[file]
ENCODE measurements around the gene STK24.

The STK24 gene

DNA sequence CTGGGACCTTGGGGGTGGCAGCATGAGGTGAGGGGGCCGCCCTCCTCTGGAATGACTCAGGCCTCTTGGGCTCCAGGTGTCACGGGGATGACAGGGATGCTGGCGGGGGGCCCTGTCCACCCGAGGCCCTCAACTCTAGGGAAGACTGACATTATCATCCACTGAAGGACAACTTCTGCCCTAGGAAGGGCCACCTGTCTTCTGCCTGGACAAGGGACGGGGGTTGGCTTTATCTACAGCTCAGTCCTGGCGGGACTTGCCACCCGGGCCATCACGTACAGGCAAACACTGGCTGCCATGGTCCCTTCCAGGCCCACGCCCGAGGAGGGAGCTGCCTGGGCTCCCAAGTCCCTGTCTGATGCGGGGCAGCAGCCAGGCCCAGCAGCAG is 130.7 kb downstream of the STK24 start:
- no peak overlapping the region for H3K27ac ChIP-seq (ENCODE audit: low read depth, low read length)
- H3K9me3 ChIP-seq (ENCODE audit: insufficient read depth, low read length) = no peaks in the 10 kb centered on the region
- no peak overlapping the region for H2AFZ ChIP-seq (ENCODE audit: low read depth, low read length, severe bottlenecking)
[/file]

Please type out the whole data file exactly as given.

ENCODE measurements around the gene STK24.

The STK24 gene

DNA sequence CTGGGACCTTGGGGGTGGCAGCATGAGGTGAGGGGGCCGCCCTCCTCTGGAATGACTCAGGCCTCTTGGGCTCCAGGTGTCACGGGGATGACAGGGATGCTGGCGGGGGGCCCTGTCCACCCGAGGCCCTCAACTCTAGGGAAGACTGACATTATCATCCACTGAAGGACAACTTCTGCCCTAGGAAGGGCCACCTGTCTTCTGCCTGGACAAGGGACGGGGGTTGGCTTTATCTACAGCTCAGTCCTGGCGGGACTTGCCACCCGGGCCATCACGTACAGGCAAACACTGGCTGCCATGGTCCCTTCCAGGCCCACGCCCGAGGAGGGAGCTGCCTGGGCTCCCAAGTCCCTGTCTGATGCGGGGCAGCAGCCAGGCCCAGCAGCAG is 130.7 kb downstream of the STK24 start:
- no peak overlapping the region for H3K27ac ChIP-seq (ENCODE audit: low read depth, low read length)
- H3K9me3 ChIP-seq (ENCODE audit: insufficient read depth, low read length) = no peaks in the 10 kb centered on the region
- no peak overlapping the region for H2AFZ ChIP-seq (ENCODE audit: low read depth, low read length, severe bottlenecking)